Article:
A Few Words...

What is written here is my opinion and personal experience only. I am not qualified to give advice - medical, legal, or otherwise. Please be responsible and do your own research regarding treatments, diets, doctors, and alternative therapies.

Monday, December 3, 2012

A Mild Attack and an Observation

Post Script: I almost forgot to add the most important potential trigger and related comments about barometric pressure below.  Edited text is in italics.

After many weeks of feeling very well overall, I had a mild attack over the weekend.  Thank goodness, I am still vertigo-free after that little scare in Yellowstone this summer, but I still get random attacks that present as a warm, buzzing sensation in my ear, brain fog, and mini-spins.  For the uninitiated, a mini-spin is a dizzy spell lasting just a few seconds.  These are disorienting enough that they interrupt whatever I am doing and force me to focus solely on remaining vertical and calm until the disturbance passes.  During periods when I am having symptoms, I also have a general, persistent sense of dysequilibrium so I must be careful not to make any sudden movements that could bring on dizziness or a fall.

This latest episode began Friday evening with the telltale increase in tinnitus and that warm, buzzing in my ear.  Probably making matters worse, I stayed up until midnight reading The Good Earth, by Pearl S. Buck, as I just could not put it down.  I justified staying up well past my bed time by telling myself I would sleep in, but my body had other plans as I woke up at 5:30 am and couldn't go back to sleep.  When I finally got up, I could tell my balance was off and my ear was still buzzing, but I said I would just take it easy, no pressure to do anything that day.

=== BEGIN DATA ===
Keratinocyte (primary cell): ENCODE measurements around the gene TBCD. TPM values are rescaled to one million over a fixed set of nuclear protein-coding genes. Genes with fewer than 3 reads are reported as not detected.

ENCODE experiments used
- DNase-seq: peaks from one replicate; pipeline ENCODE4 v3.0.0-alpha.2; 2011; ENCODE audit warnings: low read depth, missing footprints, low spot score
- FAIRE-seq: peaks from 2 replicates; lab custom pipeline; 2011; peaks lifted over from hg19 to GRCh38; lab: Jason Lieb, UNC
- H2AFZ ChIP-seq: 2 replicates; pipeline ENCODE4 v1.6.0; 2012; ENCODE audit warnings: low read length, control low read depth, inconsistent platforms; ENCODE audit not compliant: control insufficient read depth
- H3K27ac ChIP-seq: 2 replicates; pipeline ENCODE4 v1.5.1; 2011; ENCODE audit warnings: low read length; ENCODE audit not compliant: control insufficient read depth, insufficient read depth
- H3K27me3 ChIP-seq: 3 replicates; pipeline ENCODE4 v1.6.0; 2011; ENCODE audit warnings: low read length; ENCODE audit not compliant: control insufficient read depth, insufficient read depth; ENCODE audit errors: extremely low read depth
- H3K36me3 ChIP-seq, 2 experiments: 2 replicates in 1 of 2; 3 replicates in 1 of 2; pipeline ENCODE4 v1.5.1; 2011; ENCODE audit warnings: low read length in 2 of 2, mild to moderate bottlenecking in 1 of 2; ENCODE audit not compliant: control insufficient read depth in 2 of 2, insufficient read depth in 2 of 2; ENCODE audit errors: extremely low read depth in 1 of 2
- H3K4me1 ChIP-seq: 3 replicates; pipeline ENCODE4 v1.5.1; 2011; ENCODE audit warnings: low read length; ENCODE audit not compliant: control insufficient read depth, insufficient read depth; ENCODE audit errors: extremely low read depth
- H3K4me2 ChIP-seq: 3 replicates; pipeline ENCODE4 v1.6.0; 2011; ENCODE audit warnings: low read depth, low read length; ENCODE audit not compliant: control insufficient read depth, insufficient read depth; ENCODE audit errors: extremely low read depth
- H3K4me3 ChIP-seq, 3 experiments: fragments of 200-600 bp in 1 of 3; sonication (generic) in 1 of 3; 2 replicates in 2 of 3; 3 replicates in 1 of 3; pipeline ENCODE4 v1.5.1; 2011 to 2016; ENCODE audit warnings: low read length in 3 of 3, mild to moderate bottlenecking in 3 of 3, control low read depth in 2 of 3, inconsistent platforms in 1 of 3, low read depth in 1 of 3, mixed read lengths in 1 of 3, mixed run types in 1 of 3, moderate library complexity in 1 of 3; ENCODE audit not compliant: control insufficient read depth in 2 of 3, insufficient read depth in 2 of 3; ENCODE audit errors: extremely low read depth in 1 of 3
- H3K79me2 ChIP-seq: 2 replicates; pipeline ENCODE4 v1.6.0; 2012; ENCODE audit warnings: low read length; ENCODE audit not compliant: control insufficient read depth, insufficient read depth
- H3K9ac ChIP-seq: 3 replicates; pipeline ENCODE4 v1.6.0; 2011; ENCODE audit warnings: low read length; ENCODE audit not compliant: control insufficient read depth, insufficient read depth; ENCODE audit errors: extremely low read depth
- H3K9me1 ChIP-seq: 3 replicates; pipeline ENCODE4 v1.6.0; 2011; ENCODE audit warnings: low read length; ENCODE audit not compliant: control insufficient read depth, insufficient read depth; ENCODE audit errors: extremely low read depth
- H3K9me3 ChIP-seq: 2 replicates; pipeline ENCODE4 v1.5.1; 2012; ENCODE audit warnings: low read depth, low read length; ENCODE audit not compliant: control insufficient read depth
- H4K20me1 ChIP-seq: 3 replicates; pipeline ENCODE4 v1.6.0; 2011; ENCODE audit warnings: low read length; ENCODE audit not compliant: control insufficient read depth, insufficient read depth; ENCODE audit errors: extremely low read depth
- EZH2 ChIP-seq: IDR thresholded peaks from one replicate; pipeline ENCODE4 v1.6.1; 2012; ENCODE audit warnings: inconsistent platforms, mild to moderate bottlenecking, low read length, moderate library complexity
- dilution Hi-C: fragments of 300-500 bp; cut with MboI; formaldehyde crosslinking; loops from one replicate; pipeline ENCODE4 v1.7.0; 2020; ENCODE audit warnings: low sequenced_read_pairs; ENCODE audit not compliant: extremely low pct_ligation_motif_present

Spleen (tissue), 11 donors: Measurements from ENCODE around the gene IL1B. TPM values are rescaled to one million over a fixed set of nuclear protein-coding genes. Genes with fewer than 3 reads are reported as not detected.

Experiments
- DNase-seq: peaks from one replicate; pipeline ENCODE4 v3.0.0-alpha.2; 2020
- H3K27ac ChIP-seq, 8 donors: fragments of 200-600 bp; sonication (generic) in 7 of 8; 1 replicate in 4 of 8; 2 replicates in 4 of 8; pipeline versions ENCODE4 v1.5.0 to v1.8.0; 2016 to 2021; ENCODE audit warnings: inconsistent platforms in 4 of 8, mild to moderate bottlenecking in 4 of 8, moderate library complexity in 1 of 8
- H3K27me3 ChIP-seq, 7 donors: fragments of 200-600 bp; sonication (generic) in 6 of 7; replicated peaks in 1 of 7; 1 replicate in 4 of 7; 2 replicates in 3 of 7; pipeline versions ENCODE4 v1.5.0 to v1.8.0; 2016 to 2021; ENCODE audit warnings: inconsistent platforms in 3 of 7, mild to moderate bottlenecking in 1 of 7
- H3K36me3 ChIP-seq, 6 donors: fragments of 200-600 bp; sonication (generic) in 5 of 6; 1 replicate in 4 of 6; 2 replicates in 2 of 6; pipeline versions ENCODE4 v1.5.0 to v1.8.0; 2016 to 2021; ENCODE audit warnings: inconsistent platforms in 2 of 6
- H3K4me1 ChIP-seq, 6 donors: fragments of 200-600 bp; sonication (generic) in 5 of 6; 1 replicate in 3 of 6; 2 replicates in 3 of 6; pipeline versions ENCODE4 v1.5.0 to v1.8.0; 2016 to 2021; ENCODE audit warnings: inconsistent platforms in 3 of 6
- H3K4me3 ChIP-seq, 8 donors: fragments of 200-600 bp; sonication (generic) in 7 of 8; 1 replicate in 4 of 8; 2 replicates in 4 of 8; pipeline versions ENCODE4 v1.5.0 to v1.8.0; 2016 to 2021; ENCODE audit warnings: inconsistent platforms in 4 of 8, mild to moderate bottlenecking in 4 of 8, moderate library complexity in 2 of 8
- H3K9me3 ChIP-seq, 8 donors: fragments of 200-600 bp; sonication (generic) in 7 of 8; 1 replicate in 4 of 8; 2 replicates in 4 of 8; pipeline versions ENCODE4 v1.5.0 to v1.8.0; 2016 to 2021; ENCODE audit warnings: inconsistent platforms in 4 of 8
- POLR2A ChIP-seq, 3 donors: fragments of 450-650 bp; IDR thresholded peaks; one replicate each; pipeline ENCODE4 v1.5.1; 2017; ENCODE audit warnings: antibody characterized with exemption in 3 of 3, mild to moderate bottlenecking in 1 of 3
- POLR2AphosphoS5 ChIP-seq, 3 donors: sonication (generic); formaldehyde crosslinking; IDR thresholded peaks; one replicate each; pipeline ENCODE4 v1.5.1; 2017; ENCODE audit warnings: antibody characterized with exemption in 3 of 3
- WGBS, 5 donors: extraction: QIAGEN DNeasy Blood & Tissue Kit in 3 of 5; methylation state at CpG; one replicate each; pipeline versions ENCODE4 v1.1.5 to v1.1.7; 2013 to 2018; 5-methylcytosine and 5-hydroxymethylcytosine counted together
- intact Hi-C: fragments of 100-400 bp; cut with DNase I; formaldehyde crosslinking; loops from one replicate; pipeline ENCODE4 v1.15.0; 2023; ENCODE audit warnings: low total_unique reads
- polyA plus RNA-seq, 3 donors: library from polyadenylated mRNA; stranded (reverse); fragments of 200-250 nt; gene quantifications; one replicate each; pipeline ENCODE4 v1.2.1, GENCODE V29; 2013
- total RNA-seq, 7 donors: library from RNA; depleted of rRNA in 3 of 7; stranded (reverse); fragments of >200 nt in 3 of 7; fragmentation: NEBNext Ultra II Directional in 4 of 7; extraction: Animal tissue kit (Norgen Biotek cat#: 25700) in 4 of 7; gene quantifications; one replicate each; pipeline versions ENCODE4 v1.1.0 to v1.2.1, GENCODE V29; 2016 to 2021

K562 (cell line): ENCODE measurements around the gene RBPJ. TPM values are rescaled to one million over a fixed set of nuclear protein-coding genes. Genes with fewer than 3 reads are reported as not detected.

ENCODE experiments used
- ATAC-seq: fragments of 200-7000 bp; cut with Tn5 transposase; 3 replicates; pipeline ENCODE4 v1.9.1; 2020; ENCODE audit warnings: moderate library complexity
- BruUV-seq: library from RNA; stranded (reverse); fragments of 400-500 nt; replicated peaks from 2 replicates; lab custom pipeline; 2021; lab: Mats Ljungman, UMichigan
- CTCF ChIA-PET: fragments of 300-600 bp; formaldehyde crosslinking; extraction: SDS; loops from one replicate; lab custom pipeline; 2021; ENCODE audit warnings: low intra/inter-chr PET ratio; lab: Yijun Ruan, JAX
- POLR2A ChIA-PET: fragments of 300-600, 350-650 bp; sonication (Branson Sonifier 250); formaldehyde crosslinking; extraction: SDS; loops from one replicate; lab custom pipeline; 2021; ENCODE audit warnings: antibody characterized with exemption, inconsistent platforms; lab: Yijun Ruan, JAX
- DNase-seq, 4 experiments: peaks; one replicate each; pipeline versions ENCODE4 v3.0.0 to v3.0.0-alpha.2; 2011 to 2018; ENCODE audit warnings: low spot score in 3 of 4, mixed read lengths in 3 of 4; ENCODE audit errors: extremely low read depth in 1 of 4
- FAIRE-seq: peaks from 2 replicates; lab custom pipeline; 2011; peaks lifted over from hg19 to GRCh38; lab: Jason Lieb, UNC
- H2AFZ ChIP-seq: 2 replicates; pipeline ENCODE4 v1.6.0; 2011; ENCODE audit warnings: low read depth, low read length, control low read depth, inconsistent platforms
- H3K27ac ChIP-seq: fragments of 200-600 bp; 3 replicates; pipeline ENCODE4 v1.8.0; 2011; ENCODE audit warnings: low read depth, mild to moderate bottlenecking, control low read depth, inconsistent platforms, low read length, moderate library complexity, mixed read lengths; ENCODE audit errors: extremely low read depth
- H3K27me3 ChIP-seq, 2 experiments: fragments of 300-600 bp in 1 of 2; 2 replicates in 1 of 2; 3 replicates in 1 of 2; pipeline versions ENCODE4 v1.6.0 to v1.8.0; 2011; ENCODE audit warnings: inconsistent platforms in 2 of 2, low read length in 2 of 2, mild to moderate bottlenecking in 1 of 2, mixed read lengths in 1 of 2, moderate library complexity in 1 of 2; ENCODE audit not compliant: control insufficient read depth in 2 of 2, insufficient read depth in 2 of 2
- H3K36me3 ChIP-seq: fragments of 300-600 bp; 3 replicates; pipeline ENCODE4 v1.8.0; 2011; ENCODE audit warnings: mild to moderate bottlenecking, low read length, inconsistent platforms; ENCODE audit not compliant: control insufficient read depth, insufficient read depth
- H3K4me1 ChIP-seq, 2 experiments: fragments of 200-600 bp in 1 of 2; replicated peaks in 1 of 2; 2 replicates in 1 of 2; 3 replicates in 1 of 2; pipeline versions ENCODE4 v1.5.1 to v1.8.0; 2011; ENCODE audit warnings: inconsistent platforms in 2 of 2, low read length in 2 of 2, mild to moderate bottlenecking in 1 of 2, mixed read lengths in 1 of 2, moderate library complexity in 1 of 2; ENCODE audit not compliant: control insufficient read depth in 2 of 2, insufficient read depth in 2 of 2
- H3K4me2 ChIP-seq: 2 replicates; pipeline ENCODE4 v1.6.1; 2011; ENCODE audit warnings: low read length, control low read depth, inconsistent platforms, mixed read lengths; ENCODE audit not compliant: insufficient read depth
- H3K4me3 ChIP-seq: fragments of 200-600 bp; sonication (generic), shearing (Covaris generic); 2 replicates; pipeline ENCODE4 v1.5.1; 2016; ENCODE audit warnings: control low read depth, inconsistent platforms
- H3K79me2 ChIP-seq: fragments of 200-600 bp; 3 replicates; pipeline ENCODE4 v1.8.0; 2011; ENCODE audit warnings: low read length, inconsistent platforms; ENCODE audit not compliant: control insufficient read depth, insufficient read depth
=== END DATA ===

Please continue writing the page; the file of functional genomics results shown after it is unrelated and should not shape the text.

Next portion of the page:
As the day went on, we decided to get our Christmas tree.  But before we could do that, we needed to move furniture around.  With two cats, a dog, and three kids, that means a ton of dust bunnies flying around off the hard floors.  I do know that dust has a terrible effect on my ears and sinuses, so I took an extra allergy pill and shot of nasal steroids to head off the worst of it, but I could definitely tell I was feeling "allergic."

On the way to the tree lot, we stopped at Target for some new tree lights.  By this time, I was feeling very off balance and brain-fogged, so the crowds and noise were really doing a number on me.  At one point, I got separated from Phil and the kids and while turning this way and that, looking down aisles, I was hit with a pretty major, very disorienting spin.  I stopped mid-aisle and rested for a second.  Fortunately, it passed and I hooked back up with the fam.  I made it through the rest of the trip and rested when we got home.

In the end, I got through the evening, but cancelled plans to stop by a friend's holiday party.  I have found that I hate to use "not feeling well" as an excuse not to do something.  I feel like eventually people with think it is just an often-repeated excuse not do something I'd rather not do.  When I need to back out of plans because of my Meniere's symptoms or just because I know I need to rest instead, I prefer to give some other reason.  Weird?